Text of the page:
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Do I have to pay tax on my rental income from my holiday apartment in France?

You are liable to French income tax on French rental earnings, even if you are not a French resident. THis applies whether you own the property in your own name or via an SCI and even if the rental income is paid into an overseas account, it must still be declared in France.



The  general principle is that rental income is liable to tax in the country where the property is situated.

Accordingly, even though you may be non-resident you will need to submit a tax return to the French authorities of your rental income in France.

In addition, you will need to declare the income to the tax authority in your own home country.

France has double taxation agreements with many countries, so in most cases you will only pay the tax in France

UK residents benefit from a double taxation treaty, which grants partial relief against liability to tax in the UK. This means you need to declare the rental income to both the French and UK tax authorities.

Where your UK tax is greater than the tax payable in France the difference is paid in the UK. However, if the UK tax is less, there is no repayment of the French tax in the UK.

In France, there is a basic rate of 20% of tax on the net rental (and other) income of non-residents, although you may be able to benefit from a lower rate, depending on the level of your worldwide income.  There are various different regimes that you can calculate your tax on, and depending on how you rent out your property and your personal situation you may find that you can pay less. We can put you in touch with a specialised consultant or recommend you read further on the following site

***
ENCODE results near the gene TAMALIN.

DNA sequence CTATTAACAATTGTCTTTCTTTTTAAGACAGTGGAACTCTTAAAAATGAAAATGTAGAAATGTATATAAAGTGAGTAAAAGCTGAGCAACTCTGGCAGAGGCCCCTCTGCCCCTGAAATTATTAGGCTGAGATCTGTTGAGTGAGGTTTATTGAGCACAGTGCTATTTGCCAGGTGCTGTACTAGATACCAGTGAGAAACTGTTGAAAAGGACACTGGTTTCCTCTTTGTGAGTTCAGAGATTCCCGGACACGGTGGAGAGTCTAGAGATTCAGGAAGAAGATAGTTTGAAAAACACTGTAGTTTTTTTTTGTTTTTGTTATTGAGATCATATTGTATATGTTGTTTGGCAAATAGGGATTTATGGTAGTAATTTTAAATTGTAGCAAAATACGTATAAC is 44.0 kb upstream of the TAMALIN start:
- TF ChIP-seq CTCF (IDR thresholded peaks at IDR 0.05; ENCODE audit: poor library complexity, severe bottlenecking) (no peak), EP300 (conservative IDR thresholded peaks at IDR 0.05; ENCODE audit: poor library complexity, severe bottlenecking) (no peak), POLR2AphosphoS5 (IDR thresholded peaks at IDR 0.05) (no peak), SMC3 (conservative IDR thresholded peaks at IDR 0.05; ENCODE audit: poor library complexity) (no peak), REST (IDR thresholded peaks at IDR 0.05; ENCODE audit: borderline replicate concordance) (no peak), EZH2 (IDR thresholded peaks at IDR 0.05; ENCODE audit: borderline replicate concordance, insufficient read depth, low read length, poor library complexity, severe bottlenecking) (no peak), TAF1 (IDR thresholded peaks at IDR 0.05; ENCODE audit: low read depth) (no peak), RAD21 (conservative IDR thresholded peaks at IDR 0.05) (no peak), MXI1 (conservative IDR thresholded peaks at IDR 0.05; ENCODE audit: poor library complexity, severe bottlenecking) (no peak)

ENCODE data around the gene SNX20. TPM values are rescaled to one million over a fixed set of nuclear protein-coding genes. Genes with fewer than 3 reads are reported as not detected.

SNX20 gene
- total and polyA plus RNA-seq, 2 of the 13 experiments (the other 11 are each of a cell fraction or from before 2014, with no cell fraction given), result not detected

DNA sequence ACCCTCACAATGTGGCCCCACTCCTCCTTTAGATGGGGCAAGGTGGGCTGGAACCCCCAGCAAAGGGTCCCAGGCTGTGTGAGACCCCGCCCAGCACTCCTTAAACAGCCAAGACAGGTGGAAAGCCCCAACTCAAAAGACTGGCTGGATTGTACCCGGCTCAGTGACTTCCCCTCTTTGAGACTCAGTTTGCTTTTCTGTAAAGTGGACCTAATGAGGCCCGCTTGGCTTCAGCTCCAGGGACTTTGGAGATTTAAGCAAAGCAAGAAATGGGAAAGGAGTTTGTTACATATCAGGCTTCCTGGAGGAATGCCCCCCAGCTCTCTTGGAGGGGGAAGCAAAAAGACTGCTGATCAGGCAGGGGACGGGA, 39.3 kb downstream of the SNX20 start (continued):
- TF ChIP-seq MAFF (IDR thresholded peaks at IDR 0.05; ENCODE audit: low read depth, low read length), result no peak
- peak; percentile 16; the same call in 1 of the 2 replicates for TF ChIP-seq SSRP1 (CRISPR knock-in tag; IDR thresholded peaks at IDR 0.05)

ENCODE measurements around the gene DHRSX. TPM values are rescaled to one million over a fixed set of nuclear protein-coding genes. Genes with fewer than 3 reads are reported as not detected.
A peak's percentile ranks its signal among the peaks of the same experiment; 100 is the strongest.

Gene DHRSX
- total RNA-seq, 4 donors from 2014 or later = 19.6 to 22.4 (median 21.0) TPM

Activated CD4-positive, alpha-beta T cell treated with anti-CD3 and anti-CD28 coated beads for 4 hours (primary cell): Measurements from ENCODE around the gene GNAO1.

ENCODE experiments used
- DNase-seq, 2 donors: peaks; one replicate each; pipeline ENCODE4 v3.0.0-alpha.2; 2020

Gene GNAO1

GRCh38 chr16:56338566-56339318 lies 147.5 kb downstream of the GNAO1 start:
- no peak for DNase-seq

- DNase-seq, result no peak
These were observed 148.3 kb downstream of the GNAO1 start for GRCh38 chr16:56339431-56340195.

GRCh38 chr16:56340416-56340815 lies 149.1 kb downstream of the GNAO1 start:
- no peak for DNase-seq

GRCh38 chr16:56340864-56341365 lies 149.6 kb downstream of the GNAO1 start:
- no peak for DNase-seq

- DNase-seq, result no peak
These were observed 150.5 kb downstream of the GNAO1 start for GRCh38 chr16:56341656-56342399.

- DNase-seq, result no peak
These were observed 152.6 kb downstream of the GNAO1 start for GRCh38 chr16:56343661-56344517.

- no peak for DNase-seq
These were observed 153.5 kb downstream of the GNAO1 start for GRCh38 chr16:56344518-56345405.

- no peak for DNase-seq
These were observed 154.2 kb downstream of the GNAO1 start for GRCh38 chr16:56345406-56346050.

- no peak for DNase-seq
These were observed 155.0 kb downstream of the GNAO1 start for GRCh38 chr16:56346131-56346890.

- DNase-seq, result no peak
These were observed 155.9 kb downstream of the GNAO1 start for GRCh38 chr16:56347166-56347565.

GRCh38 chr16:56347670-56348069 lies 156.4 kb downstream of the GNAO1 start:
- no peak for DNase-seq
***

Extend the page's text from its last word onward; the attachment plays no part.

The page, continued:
http://www.completefrance.com/french-property/tax/taxation_on_holiday_homes_1_2947602


Since 1st January 2012 non-residents are also be liable for 15.5% social charges arising on net rental income from unfurnished lettings. The furnished lettings of non-residents appears not to be liable for the social charges, although there continue to be some uncertainty on this point.

Unlike the UK, the French tax year runs from 1 January to 31 December, with the French tax forms needing to be submitted by non-French residents to the relevant tax offices between May and June.

To discover the best areas to buy a buy to let apartment in Nice which will earn you good rental income take a look at our information on the best areas for rental investment in Nice centre